HR 467 - HALT Fentanyl Act - National Key Vote


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Title: HALT Fentanyl Act

Vote Smart's Synopsis:

Vote to pass a bill that permanently places fentanyl-related substances as a class into schedule I of the Controlled Substances Act.


  • Amends previous law to permanently places fentanyl-related substances as a class into schedule I of the Controlled Substances Act (Sec. 2).

  • Defines “Schedule I controlled substance” as (Sec. 2):

    • A drug, substance, or chemical that has a high potential for abuse;

    • Having no currently accepted medical value; and

    • Is subject to regulatory controls and adminstrative, civil and criminal penalties under the Controlled Substances Act.

  • Specifies that the temporary scheduling order issued by the Drug Enforcement Adminstration to place fentanyl-related substances into schedule I of the Controlled Substances Act expires on December 31, 2024 (Sec. 2).

  • Establishes that under this bill offenses involving fentanyl-related substances will be triggered by the same quantity threshold and subject to the same penalties as offenses involving fentanyl analogues (Sec. 2).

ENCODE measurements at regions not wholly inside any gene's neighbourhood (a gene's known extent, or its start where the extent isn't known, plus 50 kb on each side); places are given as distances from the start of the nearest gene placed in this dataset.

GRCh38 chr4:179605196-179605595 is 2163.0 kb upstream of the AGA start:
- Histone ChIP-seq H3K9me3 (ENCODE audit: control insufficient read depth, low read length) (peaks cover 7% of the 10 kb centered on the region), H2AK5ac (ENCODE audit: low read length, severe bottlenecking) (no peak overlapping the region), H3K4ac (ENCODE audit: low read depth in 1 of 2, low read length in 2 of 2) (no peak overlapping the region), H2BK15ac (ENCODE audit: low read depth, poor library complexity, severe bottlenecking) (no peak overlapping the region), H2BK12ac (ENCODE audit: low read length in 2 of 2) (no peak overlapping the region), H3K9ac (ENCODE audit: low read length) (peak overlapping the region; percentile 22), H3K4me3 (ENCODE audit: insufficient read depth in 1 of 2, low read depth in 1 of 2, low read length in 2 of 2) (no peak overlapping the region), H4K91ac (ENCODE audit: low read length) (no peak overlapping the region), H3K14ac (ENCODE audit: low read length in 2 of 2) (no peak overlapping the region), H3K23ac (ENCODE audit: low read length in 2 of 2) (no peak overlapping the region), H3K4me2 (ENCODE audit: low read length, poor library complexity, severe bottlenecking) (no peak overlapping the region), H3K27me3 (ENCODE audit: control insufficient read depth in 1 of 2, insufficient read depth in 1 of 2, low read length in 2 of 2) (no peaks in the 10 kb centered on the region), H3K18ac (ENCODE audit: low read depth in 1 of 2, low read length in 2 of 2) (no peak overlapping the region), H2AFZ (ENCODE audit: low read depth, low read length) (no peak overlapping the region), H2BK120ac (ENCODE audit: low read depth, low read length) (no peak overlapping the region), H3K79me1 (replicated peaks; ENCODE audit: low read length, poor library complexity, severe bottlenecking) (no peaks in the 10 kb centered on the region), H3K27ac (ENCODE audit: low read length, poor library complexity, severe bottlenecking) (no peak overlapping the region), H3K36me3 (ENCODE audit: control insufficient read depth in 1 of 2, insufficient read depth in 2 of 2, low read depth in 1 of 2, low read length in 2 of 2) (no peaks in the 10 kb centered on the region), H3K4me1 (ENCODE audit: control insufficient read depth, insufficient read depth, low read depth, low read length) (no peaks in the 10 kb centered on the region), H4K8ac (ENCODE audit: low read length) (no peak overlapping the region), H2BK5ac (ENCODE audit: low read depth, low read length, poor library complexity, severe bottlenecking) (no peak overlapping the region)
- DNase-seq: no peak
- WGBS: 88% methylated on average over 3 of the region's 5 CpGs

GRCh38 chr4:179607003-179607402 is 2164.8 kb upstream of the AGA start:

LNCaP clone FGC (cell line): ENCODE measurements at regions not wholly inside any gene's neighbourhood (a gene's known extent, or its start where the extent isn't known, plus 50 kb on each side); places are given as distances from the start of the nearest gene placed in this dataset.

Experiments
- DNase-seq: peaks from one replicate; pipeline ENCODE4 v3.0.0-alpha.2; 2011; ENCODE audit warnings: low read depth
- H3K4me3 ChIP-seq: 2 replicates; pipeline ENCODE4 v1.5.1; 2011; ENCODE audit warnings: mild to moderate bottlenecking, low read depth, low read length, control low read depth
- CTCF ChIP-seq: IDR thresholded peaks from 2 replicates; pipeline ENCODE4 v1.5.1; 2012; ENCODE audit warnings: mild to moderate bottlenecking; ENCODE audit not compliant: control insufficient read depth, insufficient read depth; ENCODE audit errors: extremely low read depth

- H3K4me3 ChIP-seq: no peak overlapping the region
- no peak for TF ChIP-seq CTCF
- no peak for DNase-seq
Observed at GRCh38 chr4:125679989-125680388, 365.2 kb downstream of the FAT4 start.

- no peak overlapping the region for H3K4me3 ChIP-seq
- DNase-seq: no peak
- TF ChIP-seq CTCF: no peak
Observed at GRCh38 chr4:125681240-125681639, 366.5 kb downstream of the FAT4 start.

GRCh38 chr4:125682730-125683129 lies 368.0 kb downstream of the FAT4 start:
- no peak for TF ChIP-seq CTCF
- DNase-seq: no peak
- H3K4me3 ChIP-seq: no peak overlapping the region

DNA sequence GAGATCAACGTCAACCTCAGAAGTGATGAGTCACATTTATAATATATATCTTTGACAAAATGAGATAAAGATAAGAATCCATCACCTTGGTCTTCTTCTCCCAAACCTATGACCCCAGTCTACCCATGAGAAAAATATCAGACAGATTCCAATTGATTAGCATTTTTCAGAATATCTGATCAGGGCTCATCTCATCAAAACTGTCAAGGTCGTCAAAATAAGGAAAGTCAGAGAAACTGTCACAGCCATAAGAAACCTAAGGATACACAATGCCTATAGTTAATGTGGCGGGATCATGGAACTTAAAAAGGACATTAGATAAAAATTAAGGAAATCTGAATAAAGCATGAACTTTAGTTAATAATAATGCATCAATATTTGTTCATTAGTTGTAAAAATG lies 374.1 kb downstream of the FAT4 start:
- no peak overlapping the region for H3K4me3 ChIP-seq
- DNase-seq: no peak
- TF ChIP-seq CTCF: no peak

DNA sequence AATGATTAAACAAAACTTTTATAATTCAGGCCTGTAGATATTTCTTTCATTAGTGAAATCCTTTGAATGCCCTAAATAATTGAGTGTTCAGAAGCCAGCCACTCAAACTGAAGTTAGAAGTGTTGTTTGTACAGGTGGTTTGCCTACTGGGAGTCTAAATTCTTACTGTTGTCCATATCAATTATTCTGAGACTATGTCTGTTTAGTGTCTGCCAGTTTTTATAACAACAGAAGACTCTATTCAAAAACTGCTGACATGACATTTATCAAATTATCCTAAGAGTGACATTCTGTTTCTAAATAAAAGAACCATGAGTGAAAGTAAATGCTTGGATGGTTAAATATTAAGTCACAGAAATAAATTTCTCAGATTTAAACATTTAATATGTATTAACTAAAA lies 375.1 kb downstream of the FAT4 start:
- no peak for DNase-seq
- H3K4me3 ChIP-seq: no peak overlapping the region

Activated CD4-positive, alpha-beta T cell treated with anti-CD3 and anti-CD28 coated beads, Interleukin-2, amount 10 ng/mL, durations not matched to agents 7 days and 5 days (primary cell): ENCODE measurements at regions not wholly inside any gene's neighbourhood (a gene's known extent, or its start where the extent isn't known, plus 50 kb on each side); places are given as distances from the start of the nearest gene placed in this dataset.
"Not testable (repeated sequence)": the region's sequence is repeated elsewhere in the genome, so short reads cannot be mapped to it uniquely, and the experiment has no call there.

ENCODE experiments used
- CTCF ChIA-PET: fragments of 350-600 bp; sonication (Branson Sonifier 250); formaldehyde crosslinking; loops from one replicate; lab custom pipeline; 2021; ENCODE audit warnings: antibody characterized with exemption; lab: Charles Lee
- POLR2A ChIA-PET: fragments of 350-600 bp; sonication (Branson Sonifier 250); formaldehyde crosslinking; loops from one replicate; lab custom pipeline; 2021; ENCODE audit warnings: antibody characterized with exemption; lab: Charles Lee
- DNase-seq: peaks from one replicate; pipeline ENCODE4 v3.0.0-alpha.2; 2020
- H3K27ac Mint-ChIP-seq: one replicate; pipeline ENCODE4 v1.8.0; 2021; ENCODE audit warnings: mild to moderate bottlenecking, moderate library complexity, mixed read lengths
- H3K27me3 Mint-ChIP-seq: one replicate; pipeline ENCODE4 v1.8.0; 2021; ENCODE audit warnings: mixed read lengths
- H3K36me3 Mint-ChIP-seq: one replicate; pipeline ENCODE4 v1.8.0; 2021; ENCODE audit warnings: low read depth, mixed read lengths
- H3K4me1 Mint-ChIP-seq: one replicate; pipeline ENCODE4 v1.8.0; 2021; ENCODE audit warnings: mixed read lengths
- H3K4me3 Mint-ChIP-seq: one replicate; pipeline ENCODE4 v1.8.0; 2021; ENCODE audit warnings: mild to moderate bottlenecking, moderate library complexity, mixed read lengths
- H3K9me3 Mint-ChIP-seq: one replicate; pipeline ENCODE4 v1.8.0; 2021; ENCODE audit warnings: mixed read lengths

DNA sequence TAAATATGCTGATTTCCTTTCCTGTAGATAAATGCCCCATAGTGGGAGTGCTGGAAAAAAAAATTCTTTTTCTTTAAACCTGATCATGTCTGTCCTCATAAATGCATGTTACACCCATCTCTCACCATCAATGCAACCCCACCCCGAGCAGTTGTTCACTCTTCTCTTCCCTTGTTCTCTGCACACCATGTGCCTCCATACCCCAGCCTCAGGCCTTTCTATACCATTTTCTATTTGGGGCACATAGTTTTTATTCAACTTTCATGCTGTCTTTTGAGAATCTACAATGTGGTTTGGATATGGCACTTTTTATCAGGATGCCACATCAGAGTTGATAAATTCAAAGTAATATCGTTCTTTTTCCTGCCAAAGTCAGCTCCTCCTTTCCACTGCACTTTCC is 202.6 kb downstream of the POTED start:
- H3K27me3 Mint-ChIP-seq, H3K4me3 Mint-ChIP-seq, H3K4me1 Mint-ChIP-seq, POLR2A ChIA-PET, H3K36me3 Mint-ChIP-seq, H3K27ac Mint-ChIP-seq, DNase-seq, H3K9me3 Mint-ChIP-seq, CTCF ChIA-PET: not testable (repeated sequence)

• Defines “fentanyl analogues” as offenses involving 100 grams or more with a mandatory 10-year minimum federal prison term (Sec. 3).

  • Establishes a new, alternative registration process for schedule I research that is funded by the Department of Health and Human Services or the Department of Veteran Affairs, or conducted under an investigative new drug exemption from the Food and Drug Adminstration (Sec. 3).

  • Amends serveral other changes to registration requirements for conductive research with controlled substances, including (Sec. 3):

    • Permitting a single registration for related research sites for certain circumstances;

    • Waiving the requirement for a new inspection in certain situations; and

    • Allowing a registered researcher to perform certain manufacturing activities with smal quantities for a substance without obtaining a manufacturing registration.

  • Specifies that congress agrees with the interpretation of Controlled Substances Act in United States v. McCray, a 2018 case decided by the U.S. Western District Court of New York, in which the court held that butyryl fentanyl, a controlled subtance, can be considreed an analogue of fentanyl even though the term is specifically excluded under the current Controlled Substances Act (Sec. 6).